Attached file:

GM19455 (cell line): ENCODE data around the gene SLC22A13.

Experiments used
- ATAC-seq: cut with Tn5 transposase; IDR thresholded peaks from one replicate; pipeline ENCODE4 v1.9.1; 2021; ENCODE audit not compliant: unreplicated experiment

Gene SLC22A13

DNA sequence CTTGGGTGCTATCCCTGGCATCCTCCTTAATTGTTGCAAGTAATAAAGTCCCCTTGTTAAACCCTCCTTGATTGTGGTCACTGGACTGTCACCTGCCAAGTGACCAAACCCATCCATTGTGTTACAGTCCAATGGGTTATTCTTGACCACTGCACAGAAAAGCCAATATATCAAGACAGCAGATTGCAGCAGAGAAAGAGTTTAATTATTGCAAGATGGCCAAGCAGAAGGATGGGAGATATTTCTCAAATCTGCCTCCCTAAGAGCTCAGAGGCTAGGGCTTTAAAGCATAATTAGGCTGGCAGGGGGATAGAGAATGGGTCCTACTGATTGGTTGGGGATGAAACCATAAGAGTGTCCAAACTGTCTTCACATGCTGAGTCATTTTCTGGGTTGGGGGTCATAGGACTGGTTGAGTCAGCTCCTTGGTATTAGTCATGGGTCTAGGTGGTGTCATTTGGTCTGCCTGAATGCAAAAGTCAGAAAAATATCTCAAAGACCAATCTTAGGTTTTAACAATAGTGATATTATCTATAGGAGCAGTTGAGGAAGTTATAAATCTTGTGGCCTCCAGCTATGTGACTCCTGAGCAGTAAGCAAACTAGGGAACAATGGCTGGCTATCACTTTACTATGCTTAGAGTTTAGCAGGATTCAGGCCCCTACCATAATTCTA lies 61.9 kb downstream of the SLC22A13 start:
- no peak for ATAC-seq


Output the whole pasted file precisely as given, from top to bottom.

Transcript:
GM19455 (cell line): ENCODE data around the gene SLC22A13.

Experiments used
- ATAC-seq: cut with Tn5 transposase; IDR thresholded peaks from one replicate; pipeline ENCODE4 v1.9.1; 2021; ENCODE audit not compliant: unreplicated experiment

Gene SLC22A13

DNA sequence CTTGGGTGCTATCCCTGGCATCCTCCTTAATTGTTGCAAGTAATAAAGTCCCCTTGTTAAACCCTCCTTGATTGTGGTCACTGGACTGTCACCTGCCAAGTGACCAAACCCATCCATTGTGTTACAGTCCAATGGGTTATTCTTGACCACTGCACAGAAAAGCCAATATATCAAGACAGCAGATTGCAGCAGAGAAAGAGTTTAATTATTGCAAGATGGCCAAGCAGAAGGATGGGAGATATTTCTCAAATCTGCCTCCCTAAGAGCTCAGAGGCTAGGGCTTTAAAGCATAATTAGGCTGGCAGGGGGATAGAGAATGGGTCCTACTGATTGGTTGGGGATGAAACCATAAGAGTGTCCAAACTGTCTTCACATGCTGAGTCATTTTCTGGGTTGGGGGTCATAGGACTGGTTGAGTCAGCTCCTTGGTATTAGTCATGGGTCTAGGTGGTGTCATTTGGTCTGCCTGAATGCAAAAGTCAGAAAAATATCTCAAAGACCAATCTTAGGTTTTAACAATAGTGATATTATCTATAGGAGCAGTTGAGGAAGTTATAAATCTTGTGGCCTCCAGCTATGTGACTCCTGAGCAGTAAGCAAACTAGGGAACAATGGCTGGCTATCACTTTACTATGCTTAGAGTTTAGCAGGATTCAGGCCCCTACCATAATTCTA lies 61.9 kb downstream of the SLC22A13 start:
- no peak for ATAC-seq